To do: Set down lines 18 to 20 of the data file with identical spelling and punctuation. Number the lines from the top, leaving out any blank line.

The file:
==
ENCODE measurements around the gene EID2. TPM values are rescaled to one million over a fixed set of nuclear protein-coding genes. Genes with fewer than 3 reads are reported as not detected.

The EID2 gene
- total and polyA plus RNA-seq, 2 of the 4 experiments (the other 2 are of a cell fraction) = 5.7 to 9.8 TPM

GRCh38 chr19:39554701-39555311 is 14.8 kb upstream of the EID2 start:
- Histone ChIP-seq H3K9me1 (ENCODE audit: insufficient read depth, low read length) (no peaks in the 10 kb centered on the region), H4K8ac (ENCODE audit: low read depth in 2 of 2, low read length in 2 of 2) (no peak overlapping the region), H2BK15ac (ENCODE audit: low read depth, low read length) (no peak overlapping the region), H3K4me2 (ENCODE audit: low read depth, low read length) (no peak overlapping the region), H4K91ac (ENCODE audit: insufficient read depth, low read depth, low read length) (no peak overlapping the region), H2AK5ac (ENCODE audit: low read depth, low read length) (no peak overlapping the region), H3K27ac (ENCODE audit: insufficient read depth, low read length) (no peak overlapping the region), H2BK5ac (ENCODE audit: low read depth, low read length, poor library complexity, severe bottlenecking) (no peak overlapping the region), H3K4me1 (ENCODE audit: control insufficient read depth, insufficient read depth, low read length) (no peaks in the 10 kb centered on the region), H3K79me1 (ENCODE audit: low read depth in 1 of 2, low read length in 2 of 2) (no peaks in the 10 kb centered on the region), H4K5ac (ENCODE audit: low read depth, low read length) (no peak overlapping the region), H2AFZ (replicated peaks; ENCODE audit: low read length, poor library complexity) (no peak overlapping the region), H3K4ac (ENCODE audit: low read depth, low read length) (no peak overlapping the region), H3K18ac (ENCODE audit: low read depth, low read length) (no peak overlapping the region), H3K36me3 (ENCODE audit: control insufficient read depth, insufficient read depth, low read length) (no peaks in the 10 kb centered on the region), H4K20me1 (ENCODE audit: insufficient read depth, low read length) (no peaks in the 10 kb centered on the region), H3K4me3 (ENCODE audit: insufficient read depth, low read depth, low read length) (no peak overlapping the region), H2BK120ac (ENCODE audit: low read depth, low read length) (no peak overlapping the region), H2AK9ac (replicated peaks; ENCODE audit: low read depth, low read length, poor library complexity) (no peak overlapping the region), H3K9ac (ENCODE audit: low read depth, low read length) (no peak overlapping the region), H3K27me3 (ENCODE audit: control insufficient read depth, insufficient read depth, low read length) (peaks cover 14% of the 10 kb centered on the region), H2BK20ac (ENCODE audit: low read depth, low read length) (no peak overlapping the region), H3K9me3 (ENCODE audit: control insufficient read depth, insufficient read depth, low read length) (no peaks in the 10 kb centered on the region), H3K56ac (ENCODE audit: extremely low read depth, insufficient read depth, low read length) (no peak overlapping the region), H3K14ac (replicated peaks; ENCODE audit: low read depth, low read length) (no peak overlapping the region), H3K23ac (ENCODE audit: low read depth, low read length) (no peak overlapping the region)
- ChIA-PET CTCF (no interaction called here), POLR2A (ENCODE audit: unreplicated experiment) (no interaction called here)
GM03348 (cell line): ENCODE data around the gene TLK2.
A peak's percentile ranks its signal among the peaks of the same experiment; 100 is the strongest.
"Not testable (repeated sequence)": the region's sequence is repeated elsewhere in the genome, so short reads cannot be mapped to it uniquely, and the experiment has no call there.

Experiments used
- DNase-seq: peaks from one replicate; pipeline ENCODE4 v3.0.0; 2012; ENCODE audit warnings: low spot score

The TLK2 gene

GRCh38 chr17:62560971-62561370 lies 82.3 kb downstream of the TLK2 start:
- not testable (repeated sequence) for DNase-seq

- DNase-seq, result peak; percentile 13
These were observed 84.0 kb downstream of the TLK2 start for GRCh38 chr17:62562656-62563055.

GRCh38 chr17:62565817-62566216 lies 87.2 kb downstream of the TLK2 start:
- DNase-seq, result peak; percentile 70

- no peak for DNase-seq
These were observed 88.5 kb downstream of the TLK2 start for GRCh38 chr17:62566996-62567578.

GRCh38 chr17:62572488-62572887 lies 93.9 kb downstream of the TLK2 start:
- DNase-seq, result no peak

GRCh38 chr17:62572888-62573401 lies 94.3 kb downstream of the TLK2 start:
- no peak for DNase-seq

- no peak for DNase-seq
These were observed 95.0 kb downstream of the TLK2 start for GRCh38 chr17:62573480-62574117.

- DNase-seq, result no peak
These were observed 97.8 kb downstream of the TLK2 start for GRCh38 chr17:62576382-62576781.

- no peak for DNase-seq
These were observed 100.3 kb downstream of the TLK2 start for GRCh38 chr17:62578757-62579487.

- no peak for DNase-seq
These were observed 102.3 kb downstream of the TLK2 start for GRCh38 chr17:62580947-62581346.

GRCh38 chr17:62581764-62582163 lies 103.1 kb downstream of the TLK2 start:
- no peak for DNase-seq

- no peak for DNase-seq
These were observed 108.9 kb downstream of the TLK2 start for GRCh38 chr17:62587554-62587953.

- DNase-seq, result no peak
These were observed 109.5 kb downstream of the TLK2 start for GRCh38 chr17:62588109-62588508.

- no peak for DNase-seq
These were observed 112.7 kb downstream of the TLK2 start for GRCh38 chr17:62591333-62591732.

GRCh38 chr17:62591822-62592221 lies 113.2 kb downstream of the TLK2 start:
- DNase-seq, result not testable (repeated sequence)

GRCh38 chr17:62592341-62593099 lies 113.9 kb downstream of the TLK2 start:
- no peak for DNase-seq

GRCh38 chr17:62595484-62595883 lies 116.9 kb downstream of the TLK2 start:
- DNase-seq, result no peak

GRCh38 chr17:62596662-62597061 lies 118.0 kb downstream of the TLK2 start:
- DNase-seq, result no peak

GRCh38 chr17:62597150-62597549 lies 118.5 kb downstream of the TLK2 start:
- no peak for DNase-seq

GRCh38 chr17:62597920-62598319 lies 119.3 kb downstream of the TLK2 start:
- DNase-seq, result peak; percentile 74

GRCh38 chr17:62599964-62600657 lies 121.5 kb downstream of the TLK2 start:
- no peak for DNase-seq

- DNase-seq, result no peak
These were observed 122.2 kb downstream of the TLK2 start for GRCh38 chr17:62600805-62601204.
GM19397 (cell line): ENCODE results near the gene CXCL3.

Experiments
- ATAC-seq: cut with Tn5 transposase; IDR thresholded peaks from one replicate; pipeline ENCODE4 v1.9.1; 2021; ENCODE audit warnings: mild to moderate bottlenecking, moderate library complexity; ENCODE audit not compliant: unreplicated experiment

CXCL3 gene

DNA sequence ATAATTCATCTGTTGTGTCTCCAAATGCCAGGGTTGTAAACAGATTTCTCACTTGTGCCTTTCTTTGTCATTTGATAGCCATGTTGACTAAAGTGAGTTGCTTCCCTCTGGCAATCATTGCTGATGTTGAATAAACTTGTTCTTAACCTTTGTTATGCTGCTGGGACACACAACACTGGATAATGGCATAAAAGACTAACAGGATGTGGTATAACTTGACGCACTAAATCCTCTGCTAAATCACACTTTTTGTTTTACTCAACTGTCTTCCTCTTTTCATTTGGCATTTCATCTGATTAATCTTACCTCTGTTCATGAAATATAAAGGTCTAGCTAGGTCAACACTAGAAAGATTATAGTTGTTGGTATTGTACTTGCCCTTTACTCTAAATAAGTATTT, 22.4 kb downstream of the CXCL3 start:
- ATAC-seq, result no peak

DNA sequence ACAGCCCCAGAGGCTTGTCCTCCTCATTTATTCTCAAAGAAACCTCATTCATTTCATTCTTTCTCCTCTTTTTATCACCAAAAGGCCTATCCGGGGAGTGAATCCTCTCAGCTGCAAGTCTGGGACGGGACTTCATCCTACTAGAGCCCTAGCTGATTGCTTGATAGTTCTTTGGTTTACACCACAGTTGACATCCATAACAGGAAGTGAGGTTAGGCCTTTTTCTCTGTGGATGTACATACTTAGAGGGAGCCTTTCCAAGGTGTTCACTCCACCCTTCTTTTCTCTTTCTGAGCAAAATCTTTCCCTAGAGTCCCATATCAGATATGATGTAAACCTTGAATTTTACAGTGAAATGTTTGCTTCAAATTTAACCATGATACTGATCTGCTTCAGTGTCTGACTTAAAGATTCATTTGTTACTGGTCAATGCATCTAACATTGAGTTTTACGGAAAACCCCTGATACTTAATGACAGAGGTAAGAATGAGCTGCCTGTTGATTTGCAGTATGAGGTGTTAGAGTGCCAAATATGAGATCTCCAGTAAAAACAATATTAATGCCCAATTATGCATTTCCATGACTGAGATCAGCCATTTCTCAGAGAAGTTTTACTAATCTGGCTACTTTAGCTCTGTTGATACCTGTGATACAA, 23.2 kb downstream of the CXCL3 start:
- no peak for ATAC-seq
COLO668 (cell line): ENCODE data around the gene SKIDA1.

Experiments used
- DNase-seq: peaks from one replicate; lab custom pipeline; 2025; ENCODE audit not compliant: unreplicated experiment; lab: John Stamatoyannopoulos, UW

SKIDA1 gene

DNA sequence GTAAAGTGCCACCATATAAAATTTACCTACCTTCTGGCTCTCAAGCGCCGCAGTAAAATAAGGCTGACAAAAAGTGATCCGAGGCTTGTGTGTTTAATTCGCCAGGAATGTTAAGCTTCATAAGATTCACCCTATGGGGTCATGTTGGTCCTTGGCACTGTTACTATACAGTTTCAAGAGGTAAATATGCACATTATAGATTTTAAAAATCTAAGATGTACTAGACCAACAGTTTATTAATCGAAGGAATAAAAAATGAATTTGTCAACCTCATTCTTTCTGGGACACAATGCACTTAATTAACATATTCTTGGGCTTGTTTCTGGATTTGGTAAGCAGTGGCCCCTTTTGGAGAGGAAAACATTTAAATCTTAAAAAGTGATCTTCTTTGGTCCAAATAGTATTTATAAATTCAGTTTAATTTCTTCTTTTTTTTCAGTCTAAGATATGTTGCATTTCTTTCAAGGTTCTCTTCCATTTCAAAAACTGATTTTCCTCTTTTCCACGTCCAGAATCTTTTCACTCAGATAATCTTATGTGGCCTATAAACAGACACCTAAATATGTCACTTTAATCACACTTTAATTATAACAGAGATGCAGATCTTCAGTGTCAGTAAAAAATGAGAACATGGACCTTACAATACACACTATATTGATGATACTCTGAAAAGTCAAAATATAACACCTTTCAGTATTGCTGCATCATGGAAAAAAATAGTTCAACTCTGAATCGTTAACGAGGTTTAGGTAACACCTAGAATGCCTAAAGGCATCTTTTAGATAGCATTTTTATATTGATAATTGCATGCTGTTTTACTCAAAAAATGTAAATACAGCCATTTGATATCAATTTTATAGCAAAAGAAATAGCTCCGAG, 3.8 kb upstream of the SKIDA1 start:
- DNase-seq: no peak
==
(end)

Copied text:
- DNase-seq, result peak; percentile 70

- no peak for DNase-seq
These were observed 88.5 kb downstream of the TLK2 start for GRCh38 chr17:62566996-62567578.